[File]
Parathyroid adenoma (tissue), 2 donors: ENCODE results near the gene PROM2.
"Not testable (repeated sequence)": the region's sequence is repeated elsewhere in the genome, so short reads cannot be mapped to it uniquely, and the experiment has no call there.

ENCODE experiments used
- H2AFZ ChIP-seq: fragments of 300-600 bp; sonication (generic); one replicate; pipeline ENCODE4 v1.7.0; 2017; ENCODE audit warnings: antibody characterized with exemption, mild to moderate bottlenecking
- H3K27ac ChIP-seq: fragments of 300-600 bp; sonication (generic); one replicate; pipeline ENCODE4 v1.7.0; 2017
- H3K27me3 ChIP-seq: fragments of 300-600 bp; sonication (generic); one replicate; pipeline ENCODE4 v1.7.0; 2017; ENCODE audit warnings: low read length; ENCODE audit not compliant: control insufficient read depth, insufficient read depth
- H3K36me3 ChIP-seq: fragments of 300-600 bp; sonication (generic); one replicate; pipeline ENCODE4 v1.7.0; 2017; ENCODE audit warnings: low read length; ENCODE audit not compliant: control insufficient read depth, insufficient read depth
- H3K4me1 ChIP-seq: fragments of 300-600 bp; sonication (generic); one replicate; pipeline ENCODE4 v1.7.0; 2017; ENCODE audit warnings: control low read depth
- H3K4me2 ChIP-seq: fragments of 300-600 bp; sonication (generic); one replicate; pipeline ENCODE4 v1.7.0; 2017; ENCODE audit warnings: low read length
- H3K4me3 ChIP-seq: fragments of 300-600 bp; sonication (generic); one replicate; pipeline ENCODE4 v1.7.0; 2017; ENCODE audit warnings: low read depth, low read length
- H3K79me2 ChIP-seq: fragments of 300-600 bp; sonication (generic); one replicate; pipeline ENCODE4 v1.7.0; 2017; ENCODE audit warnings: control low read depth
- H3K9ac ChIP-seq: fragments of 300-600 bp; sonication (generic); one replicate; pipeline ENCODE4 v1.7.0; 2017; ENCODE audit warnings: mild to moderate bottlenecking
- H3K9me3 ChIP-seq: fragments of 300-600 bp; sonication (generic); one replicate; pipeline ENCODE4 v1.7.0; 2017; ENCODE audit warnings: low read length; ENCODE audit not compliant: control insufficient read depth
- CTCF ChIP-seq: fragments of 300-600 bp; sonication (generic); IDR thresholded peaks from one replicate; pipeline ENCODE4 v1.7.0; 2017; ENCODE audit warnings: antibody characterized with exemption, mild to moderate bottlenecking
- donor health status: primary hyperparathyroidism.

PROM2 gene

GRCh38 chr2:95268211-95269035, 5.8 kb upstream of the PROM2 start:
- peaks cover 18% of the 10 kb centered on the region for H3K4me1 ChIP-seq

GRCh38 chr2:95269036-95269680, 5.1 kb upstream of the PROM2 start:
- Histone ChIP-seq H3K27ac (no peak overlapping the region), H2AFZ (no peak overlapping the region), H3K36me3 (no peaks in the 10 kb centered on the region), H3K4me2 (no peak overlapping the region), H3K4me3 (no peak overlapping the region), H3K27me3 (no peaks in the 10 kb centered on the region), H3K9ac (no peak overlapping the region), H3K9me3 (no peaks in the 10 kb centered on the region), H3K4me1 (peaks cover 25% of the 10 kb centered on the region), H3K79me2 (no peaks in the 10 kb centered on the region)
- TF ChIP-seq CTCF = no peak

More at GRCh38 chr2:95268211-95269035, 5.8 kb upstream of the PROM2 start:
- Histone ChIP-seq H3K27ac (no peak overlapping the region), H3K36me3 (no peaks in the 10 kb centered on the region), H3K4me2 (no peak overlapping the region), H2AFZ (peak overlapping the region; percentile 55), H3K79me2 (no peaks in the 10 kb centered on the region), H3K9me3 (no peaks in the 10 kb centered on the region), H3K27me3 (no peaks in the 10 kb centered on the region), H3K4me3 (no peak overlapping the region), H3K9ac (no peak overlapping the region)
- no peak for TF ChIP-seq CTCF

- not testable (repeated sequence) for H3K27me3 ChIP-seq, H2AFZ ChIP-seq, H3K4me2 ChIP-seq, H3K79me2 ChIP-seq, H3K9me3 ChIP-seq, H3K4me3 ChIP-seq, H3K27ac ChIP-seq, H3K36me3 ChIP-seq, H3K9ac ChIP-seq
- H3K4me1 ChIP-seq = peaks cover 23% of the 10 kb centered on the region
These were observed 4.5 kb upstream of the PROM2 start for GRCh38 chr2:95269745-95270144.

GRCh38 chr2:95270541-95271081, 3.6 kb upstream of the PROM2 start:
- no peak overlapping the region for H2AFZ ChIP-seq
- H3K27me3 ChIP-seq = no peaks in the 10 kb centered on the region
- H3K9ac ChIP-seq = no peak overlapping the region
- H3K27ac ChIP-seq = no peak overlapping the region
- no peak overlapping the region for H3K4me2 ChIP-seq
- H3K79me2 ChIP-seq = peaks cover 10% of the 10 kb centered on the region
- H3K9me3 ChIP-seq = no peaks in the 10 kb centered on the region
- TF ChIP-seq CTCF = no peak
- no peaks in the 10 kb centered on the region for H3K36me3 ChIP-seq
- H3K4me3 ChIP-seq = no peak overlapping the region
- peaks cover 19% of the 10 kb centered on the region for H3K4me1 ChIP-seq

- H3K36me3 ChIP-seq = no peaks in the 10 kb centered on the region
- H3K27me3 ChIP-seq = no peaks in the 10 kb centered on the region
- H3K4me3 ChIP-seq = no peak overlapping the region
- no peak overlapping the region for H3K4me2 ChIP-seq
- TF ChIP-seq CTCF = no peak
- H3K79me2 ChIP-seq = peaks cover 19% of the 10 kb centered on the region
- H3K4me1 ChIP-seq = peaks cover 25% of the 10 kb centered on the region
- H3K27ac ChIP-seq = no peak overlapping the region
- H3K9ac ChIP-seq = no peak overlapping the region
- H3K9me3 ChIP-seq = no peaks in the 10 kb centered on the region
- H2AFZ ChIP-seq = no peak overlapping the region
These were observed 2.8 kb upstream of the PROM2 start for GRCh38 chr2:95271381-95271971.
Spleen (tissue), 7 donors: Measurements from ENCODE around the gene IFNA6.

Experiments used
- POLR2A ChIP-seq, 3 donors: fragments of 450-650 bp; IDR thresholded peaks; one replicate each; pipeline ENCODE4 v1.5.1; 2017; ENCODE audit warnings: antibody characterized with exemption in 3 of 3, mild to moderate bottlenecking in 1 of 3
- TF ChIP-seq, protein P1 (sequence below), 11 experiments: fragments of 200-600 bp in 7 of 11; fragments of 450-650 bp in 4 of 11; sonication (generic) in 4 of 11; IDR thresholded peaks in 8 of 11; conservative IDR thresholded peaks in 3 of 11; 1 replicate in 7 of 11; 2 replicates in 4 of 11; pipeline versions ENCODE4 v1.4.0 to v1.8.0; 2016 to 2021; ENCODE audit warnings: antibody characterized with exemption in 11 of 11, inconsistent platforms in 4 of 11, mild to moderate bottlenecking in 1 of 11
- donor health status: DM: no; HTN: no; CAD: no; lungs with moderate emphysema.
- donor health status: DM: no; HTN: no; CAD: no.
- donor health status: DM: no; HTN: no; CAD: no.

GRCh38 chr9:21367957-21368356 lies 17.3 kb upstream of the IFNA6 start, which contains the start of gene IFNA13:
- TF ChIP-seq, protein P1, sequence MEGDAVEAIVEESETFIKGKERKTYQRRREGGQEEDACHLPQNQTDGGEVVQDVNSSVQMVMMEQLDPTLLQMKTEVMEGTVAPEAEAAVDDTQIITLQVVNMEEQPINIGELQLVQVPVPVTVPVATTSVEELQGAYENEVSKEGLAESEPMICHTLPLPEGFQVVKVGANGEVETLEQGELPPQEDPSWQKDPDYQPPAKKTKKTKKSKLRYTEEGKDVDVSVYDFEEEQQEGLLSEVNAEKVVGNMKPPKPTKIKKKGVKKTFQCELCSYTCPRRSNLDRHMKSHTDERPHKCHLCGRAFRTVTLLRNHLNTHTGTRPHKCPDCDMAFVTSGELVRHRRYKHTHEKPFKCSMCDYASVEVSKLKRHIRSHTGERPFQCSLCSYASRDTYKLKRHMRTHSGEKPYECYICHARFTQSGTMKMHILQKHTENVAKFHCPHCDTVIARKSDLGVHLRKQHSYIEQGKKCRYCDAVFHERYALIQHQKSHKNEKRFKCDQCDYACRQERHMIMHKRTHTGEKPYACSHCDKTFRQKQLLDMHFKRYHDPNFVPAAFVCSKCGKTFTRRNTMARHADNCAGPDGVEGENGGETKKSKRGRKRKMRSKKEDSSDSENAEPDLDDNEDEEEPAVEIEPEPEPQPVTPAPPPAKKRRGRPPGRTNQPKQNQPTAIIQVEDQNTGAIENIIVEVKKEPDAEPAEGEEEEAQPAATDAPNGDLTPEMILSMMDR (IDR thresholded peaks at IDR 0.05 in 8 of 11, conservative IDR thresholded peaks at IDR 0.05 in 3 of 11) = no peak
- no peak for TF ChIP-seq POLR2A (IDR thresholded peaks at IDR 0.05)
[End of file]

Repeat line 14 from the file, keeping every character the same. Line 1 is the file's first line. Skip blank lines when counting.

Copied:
- CTCF ChIP-seq: fragments of 300-600 bp; sonication (generic); IDR thresholded peaks from one replicate; pipeline ENCODE4 v1.7.0; 2017; ENCODE audit warnings: antibody characterized with exemption, mild to moderate bottlenecking